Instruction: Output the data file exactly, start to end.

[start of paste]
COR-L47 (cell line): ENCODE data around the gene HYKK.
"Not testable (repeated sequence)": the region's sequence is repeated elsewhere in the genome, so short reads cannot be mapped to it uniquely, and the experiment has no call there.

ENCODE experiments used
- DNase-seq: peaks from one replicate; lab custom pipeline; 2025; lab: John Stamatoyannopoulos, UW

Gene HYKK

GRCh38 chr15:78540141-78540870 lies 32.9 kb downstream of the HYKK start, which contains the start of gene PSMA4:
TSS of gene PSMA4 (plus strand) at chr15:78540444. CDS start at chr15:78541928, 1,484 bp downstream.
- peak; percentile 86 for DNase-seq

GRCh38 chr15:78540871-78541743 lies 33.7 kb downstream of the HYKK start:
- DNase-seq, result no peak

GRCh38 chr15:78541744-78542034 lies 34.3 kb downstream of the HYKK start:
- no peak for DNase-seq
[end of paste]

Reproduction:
COR-L47 (cell line): ENCODE data around the gene HYKK.
"Not testable (repeated sequence)": the region's sequence is repeated elsewhere in the genome, so short reads cannot be mapped to it uniquely, and the experiment has no call there.

ENCODE experiments used
- DNase-seq: peaks from one replicate; lab custom pipeline; 2025; lab: John Stamatoyannopoulos, UW

Gene HYKK

GRCh38 chr15:78540141-78540870 lies 32.9 kb downstream of the HYKK start, which contains the start of gene PSMA4:
TSS of gene PSMA4 (plus strand) at chr15:78540444. CDS start at chr15:78541928, 1,484 bp downstream.
- peak; percentile 86 for DNase-seq

GRCh38 chr15:78540871-78541743 lies 33.7 kb downstream of the HYKK start:
- DNase-seq, result no peak

GRCh38 chr15:78541744-78542034 lies 34.3 kb downstream of the HYKK start:
- no peak for DNase-seq